With only seven Ironman races remaining before the first cutoff at the end of July, it’s a good time to have a close look at the current qualifying situation. This post looks at the situation for the men, yesterday’s post analyzes the women’s standings.
Let’s start with an overview of the ranking in mid-June (click on the graph for a higher-res version):
Based on the projected cutoff around 3.500 points the graph shows six categories:
- Automatic Qualifiers: Kona winners of the last five years and the winners of the Regional Championships receive an automatic slot. Past Kona winners have to validate their slot with an Ironman finish. (Both Jan Frodeno and Patrick Lange still have to do this.) The AQs do not count for the “points slots”.
- Safe: These athletes are more than 300 points above the projected cutoff and can be considered safe for a July slot. There are currently 19 male athletes in this category.
- Safe not validated: These athletes have enough points (usually from a good Kona result the previous year) but still need an Ironman finish to be eligible for a slot. There are another five athletes in this category.
- Bubble: These athletes (currently twelve) are close the cutoff and might be fine for a slot – but there could still be a number of athletes that can overtake them and they can still fall out of the slots.
- Close: These athletes will have to race again and improve their total in order to have a chance for a slot – another 13 athletes.
- Close, not validated: There are three athletes in this category, but Ben Kanute and Sam Appleton are unlikely to race an Ironman this season.
There is a total of 40 “points slots” for the men at the end of July. If you add up the number of athletes in the different categories (leaving aside the AQs) you already end up with more than 50, so you can see that the race is very tight.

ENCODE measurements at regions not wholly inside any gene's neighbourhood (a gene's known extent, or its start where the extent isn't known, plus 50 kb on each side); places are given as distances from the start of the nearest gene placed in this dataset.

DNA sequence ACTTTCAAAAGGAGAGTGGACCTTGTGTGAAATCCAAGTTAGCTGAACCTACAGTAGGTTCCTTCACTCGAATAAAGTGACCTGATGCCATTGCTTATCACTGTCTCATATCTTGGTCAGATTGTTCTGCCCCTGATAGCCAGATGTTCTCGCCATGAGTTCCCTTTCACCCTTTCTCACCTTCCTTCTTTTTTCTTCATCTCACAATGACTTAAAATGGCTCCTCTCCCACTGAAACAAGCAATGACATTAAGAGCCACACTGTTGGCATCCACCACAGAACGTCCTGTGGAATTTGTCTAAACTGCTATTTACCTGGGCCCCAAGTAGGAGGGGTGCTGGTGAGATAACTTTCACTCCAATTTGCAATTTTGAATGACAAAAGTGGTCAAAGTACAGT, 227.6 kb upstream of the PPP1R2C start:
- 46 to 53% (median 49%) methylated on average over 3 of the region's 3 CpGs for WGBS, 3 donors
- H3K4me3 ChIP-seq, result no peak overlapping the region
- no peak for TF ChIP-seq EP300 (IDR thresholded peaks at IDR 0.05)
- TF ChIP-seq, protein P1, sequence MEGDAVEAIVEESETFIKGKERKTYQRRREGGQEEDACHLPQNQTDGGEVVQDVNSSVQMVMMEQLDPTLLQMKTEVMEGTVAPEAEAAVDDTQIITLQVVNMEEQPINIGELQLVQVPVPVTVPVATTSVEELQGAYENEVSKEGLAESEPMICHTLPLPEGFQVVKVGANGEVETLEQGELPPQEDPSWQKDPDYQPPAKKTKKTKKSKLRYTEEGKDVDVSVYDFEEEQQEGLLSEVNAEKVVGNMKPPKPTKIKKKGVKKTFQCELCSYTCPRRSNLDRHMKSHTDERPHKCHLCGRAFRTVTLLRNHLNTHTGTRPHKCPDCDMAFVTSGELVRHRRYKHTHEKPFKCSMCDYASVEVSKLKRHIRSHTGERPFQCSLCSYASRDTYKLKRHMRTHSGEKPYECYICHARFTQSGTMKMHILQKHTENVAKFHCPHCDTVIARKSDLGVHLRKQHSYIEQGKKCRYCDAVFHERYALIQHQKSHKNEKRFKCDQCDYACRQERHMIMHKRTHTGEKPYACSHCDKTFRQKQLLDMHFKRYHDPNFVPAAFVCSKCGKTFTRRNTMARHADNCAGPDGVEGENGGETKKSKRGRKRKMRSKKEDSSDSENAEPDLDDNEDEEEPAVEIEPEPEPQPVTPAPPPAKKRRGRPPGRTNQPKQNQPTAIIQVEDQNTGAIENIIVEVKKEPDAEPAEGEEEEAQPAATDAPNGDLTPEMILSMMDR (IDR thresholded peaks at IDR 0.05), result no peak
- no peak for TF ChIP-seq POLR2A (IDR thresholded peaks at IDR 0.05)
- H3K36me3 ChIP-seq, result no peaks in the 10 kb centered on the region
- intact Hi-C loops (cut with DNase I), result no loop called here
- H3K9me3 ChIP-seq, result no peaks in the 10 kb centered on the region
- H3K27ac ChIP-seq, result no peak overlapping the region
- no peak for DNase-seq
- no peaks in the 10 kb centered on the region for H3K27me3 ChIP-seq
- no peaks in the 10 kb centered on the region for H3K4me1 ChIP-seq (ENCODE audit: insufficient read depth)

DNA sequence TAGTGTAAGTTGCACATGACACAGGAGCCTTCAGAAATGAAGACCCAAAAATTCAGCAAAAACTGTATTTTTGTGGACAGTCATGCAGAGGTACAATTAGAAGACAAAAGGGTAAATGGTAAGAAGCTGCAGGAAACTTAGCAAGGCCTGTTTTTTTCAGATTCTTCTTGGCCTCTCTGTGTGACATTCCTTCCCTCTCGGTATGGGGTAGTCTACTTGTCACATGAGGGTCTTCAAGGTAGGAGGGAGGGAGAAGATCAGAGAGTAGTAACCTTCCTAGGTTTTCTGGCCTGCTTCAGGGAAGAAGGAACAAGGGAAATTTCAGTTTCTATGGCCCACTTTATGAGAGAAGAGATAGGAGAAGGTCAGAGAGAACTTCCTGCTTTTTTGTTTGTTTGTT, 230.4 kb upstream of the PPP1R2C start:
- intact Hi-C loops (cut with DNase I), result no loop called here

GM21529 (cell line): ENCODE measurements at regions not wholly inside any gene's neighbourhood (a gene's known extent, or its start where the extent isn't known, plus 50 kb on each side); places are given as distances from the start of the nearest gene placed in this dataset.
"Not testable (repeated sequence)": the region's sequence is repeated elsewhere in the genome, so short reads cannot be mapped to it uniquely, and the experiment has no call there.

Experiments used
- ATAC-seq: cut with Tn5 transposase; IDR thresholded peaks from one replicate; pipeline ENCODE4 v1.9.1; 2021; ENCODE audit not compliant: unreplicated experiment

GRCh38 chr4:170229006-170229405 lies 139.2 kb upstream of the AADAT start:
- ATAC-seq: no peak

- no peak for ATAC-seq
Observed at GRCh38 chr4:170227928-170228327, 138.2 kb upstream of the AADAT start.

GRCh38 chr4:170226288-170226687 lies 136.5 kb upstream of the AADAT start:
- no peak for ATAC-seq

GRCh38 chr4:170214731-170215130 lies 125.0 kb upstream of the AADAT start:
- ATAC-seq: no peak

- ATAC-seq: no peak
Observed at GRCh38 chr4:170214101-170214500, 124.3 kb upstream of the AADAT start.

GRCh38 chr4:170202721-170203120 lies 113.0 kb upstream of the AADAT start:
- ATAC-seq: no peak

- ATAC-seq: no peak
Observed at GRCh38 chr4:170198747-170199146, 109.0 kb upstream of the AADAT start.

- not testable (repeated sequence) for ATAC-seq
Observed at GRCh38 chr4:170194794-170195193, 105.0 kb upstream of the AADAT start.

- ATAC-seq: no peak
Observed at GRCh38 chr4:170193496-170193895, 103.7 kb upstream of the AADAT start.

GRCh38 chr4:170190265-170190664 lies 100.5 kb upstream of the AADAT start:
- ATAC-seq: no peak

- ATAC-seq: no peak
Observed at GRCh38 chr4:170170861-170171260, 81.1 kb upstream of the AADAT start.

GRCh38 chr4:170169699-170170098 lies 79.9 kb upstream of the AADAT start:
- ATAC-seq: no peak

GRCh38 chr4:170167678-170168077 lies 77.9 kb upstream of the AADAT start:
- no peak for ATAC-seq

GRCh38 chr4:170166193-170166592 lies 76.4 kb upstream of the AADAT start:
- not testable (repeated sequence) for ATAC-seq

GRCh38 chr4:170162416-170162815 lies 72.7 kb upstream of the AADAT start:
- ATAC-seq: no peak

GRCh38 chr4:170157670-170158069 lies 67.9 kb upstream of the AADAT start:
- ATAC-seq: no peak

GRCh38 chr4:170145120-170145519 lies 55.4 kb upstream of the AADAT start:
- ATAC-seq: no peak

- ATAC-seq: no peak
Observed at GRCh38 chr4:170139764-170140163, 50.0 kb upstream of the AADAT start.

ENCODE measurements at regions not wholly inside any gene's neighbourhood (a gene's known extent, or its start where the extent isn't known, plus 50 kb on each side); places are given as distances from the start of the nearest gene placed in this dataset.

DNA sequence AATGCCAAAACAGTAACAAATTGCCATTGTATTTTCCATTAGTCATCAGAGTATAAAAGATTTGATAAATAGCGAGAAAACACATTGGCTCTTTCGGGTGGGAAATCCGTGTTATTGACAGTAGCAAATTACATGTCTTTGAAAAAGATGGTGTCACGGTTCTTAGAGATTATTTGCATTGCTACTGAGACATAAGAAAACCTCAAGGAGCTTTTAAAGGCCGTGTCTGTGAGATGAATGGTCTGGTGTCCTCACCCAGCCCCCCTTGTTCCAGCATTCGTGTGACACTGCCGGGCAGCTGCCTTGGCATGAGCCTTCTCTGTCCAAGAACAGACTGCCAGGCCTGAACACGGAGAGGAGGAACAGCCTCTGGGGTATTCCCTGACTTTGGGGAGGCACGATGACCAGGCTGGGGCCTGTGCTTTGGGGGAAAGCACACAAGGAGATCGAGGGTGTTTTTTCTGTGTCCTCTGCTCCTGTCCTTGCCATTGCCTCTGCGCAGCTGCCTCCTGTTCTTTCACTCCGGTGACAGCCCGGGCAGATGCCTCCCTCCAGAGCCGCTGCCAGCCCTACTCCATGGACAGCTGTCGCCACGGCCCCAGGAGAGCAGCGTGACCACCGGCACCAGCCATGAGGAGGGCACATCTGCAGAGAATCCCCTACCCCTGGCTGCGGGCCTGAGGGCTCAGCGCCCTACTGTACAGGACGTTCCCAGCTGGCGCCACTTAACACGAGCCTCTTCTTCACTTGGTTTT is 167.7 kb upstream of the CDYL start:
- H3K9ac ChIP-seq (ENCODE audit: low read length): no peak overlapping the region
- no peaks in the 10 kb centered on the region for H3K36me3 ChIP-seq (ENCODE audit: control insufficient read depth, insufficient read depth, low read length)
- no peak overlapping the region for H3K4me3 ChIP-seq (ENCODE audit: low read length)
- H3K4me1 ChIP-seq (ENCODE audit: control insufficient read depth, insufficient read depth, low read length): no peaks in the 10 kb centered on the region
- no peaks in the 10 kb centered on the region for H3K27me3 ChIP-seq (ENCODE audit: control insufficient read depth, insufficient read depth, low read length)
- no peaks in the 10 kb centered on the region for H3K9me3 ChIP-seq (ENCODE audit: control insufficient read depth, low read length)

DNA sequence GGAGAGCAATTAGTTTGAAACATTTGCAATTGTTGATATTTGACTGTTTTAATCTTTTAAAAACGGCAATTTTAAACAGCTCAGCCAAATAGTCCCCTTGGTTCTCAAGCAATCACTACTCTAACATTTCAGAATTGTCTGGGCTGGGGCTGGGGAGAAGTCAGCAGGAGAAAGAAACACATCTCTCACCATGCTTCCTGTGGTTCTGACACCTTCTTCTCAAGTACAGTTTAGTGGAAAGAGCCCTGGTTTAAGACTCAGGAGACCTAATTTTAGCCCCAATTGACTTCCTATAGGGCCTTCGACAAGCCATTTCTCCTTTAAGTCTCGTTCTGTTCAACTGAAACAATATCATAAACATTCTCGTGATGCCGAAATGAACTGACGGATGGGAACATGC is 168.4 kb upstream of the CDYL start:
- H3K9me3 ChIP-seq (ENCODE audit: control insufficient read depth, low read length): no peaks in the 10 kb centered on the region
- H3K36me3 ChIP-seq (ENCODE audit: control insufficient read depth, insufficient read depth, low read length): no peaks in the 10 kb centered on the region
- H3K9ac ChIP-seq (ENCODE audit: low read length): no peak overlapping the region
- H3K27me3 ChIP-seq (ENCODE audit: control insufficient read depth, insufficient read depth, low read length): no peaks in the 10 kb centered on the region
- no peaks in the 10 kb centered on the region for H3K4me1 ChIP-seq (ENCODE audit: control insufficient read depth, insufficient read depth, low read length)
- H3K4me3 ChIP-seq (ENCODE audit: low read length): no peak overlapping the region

Ironman has released entry lists and start lists for all the remaining Ironman races up to the end of July. As always, they are easily accessible through my Race Posts showing the entries with their current KPR points and the seedings for races with a closed start list.
The following table shows an overview of the remaining Ironman races and the currently registered athletes currently without a secure Kona slot. (Of course, most races have some more high-profile athletes on the start list, and athletes can still register for most of these races.) I’ve also listed a few “Additional Athletes” who aren’t shown in the graph above but who still have a chance for a slot:
|Race||Racing for a Slot||Additional Athletes|
|France||Andrej Vistica (2.960)
TJ Tollakson (2.575)
|Romain Guillaume (2.435)|
|Austria||David McNamee (7.870)
Andy Potts (5.050)
Michael Weiss (3.435)
Thiago Vinhal (3.180)
|Miquel Blanchard Tinto (2.325)|
|Frankfurt (P-4000)||Patrick Lange (AQ)
Jan Frodeno (AQ)
Patrik Nilsson (3.825)
|Tyler Butterfield (1.830)
Philipp Koutny (1.730)
David Plese (1.530)
Andi Böcherer (1.390)
|UK||Will Clarke (2.905)|
|Whistler||Joe Gambles (2.885)||Sam Long (1.575)|
|Switzerland||Jan van Berkel (3.390)|
|Hamburg||Miquel Blanchard Tinto (2.325)
Horst Reichel (1.445)
A few of the athletes haven’t announced their plans yet (James Cunnama, Bart Aernouts) or have been forced to change them (Boris Stein who planned to race IM France but had a bike crash a few days out and won’t be able to race).
As you can see, the number of athletes that aren’t on my graph but still have a chance to qualify is quite large. There are also a few more 70.3s on the calendar that may not have many points but can still make a difference when things are getting close, so it’s hard to tell at this point who will actually qualify. Some athletes might also decide to look for a race in August to secure one of the additional ten male slots that are even harder to predict.